The Fear Of Socialism And The Rise To Power Of The Nazis In Germany Between 1919 And 1933

2646 words - 11 pages

The Fear of Socialism and the Rise to Power of the Nazis in Germany between 1919 and 1933

By the end of 1918 it was clear that the axis powers had lost the
Great War. The German people were demoralised and hungry. The
nationalistic fervour with which they had greeted the start of the war
had gradually evaporated – replaced by a desire for (fair) peace with
the Allies. Kaiser Wilhelm II, who had led his people into the
debacle, was forced to abdicate. A Republic was declared on the 9th of
November and an armistice shortly followed. A democratic constitution
was signed in the city of Weimar, which leant its name to the new
republic. The nationalist and bourgeois elements in Germany, some
still hankering after the return of the Empire under the Kaiser,
critically supported the new SPD (Socialist) led Government. They, and
majority of the German people, wanted the guarantee of a fair and
reasonable peace with the Allies. The government also gave an
assurance that the revolution would go no further i.e. that it would
not take a revolutionary socialist character. The Russian Revolution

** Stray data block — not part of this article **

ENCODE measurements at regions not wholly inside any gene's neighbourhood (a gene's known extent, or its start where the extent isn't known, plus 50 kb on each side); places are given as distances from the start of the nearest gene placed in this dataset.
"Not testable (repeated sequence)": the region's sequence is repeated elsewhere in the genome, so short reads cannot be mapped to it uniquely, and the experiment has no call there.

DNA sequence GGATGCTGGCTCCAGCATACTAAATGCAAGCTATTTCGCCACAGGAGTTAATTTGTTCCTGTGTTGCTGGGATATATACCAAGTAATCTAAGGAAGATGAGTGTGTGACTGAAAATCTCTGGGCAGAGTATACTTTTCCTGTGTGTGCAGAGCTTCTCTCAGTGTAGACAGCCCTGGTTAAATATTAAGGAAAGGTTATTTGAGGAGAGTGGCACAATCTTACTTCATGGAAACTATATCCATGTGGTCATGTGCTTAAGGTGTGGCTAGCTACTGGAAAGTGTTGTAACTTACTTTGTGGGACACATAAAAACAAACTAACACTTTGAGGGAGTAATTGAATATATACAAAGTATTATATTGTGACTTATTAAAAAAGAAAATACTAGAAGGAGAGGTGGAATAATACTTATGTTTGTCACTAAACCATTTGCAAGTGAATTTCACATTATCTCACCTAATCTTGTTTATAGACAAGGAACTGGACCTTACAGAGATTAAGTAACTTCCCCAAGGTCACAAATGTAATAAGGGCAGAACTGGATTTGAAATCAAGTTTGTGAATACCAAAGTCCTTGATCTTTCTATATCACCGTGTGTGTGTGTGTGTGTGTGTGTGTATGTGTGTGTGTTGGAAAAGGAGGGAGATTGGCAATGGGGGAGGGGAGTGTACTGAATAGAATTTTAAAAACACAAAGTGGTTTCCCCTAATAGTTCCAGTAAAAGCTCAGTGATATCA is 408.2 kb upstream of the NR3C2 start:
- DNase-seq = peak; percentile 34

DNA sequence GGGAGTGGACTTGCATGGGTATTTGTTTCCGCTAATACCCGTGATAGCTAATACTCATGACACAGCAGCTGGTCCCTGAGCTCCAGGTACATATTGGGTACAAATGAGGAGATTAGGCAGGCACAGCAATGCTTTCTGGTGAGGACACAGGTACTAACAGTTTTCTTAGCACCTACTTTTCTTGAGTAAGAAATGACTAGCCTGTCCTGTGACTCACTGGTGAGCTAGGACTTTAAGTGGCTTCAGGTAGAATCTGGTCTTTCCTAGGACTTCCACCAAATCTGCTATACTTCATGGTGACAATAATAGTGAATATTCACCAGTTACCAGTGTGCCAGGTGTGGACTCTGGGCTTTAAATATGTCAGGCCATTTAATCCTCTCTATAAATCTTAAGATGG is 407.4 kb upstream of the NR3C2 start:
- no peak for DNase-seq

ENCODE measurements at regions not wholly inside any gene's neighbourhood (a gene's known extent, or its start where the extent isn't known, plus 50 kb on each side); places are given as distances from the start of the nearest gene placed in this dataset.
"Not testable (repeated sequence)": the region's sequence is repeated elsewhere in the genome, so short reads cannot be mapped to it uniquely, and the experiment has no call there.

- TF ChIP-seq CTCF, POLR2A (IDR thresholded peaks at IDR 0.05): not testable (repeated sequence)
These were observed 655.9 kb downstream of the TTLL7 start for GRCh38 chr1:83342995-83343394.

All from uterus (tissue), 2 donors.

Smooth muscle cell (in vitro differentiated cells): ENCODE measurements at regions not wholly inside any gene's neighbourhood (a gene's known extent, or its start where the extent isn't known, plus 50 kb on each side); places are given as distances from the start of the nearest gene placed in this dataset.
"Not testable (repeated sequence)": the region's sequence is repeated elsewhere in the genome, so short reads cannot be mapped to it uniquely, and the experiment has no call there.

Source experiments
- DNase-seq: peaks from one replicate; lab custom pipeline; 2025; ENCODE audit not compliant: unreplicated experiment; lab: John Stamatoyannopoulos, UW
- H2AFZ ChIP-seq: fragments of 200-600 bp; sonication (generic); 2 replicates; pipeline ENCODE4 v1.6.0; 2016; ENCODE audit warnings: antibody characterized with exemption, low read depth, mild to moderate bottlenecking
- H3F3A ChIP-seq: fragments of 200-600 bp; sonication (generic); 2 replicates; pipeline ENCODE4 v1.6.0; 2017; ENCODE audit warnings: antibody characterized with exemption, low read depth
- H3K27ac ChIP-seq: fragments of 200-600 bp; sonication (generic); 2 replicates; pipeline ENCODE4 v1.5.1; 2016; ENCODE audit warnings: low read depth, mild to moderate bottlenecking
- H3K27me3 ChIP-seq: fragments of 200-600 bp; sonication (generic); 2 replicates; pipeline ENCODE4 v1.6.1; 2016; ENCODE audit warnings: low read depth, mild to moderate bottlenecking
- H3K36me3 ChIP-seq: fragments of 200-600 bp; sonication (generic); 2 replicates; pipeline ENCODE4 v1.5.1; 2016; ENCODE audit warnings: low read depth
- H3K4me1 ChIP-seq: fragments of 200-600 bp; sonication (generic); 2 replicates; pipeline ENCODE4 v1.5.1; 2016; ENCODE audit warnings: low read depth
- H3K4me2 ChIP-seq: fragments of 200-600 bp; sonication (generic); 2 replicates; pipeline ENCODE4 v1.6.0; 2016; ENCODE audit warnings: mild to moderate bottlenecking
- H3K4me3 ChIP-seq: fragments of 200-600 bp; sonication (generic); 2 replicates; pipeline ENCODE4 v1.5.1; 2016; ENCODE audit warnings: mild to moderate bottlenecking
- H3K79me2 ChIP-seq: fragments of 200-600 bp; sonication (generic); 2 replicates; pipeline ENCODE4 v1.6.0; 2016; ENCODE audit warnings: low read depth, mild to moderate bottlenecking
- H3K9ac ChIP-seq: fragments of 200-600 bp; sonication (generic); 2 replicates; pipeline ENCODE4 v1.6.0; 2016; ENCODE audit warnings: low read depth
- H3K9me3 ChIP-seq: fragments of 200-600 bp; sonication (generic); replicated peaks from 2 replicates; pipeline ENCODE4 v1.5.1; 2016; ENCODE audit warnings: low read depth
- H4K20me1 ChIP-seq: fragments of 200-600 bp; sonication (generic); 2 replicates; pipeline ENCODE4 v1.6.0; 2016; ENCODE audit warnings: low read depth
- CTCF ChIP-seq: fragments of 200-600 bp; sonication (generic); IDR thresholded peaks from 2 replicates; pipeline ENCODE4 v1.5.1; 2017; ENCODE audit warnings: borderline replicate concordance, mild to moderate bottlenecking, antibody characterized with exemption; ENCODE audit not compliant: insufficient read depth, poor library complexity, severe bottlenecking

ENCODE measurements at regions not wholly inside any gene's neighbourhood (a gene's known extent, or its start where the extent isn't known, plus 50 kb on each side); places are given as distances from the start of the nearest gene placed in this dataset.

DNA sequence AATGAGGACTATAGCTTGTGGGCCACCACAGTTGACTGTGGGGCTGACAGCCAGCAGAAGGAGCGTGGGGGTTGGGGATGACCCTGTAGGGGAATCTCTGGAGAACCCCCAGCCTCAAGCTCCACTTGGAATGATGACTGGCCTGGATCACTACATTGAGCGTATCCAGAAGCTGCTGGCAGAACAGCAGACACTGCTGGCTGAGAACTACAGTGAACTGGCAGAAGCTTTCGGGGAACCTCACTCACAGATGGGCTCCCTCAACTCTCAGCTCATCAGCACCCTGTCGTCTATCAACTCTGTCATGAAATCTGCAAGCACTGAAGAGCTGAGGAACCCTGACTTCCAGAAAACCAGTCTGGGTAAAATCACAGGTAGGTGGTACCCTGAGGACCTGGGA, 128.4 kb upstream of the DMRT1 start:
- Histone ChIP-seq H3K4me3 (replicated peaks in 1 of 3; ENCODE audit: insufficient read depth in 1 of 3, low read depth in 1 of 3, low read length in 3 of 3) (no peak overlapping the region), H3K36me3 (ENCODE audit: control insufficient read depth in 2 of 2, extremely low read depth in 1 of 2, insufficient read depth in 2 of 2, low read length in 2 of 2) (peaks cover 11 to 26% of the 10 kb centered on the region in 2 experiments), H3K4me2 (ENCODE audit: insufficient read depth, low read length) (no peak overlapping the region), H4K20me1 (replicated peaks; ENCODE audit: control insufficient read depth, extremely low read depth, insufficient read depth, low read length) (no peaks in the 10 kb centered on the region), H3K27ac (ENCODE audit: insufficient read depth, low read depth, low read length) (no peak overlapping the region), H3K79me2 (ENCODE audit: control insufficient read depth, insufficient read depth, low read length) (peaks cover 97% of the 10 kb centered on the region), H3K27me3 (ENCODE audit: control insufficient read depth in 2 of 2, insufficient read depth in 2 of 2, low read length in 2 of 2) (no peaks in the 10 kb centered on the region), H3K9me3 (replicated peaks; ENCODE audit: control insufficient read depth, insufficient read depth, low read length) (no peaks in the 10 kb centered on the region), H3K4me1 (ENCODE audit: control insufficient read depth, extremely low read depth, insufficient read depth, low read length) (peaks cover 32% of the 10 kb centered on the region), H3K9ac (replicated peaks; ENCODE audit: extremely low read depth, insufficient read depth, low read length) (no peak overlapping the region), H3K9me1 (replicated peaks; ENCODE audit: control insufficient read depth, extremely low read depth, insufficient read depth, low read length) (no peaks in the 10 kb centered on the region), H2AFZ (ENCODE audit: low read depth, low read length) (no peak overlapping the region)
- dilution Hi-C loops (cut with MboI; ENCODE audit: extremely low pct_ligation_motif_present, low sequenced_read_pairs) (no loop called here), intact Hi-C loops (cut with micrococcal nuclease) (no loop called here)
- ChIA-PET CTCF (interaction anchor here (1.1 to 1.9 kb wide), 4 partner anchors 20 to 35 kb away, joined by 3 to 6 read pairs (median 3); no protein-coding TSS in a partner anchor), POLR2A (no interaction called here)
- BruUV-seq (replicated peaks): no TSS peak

of October 1917 had sent shockwaves through the European ruling class.
All over Europe, the barbarism of the ‘Great War’ had radicalised
society. Old certainties were now questioned. Everything, it seemed,
was up for grabs.

At Versailles in May 1919, the “fair peace” that Germans had been
hoping for was not forthcoming. She lost large parts of her territory;
was burdened with Reparations – the amount of which had not been
determined – and the treaty included the infamous “war guilt” clause,
which said that Germany was wholly responsible for the war and all
damage and death thereafter. The Treaty of Versailles was roundly
detested. Right-wing parties, previously suspicious of the Republic,
became its sworn enemies. One of these parties was a new group called
the German Workers’ Party – it would later rename itself the National
Socialist Germans Workers’ Party (or Nazi Party). The party espoused a
doctrine of anti-Semitic, anti-communist nationalism. They also
attempted to appeal to the working class by using vague
anti-capitalist rhetoric. An Austrian war veteran by the name of
Adolph Hitler had joined the party in 1919 and earned himself a
reputation for his powerful oratory skills. The party at this time was
small and on the fringes. But by 1933, Hitler would be German
chancellor and the Nazi Party would be on its way to complete
domination of German society. To what extent does German ‘fear of
socialism’ explain the Nazis’ rise to power? Do other factors such as
hatred of the Treaty of Versailles, the Great depression or Nazi
ideology and propaganda offer a better explanation?

Anti-Marxism had been a staple of right-wing German political
discourse since the days of Bismarck. The Nazi party were...

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